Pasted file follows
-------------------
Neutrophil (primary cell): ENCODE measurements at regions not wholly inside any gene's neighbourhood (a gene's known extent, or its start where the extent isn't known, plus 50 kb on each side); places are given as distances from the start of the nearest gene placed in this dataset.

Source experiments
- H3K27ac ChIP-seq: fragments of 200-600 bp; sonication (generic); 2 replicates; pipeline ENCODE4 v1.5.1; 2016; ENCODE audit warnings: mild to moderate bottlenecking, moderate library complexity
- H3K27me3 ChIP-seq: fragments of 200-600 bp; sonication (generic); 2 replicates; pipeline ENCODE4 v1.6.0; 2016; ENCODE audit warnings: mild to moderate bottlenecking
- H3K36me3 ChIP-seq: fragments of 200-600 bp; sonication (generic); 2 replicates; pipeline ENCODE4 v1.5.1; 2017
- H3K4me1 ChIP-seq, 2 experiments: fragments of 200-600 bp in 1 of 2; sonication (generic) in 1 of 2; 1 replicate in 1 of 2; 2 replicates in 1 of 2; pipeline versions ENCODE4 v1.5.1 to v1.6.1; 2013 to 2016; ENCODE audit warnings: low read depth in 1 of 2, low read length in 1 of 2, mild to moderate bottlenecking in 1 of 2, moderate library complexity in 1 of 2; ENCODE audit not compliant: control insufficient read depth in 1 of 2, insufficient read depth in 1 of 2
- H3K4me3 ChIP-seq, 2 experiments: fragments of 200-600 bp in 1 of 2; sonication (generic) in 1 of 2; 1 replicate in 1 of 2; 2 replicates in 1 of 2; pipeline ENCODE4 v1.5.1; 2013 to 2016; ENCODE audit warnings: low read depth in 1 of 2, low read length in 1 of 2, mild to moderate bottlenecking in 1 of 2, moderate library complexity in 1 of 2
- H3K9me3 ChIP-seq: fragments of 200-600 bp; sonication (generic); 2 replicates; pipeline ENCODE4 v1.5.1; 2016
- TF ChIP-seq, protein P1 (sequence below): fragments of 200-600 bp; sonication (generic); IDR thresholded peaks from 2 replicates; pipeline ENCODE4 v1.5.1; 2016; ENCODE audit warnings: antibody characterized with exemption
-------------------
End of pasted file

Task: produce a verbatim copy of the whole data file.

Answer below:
Neutrophil (primary cell): ENCODE measurements at regions not wholly inside any gene's neighbourhood (a gene's known extent, or its start where the extent isn't known, plus 50 kb on each side); places are given as distances from the start of the nearest gene placed in this dataset.

Source experiments
- H3K27ac ChIP-seq: fragments of 200-600 bp; sonication (generic); 2 replicates; pipeline ENCODE4 v1.5.1; 2016; ENCODE audit warnings: mild to moderate bottlenecking, moderate library complexity
- H3K27me3 ChIP-seq: fragments of 200-600 bp; sonication (generic); 2 replicates; pipeline ENCODE4 v1.6.0; 2016; ENCODE audit warnings: mild to moderate bottlenecking
- H3K36me3 ChIP-seq: fragments of 200-600 bp; sonication (generic); 2 replicates; pipeline ENCODE4 v1.5.1; 2017
- H3K4me1 ChIP-seq, 2 experiments: fragments of 200-600 bp in 1 of 2; sonication (generic) in 1 of 2; 1 replicate in 1 of 2; 2 replicates in 1 of 2; pipeline versions ENCODE4 v1.5.1 to v1.6.1; 2013 to 2016; ENCODE audit warnings: low read depth in 1 of 2, low read length in 1 of 2, mild to moderate bottlenecking in 1 of 2, moderate library complexity in 1 of 2; ENCODE audit not compliant: control insufficient read depth in 1 of 2, insufficient read depth in 1 of 2
- H3K4me3 ChIP-seq, 2 experiments: fragments of 200-600 bp in 1 of 2; sonication (generic) in 1 of 2; 1 replicate in 1 of 2; 2 replicates in 1 of 2; pipeline ENCODE4 v1.5.1; 2013 to 2016; ENCODE audit warnings: low read depth in 1 of 2, low read length in 1 of 2, mild to moderate bottlenecking in 1 of 2, moderate library complexity in 1 of 2
- H3K9me3 ChIP-seq: fragments of 200-600 bp; sonication (generic); 2 replicates; pipeline ENCODE4 v1.5.1; 2016
- TF ChIP-seq, protein P1 (sequence below): fragments of 200-600 bp; sonication (generic); IDR thresholded peaks from 2 replicates; pipeline ENCODE4 v1.5.1; 2016; ENCODE audit warnings: antibody characterized with exemption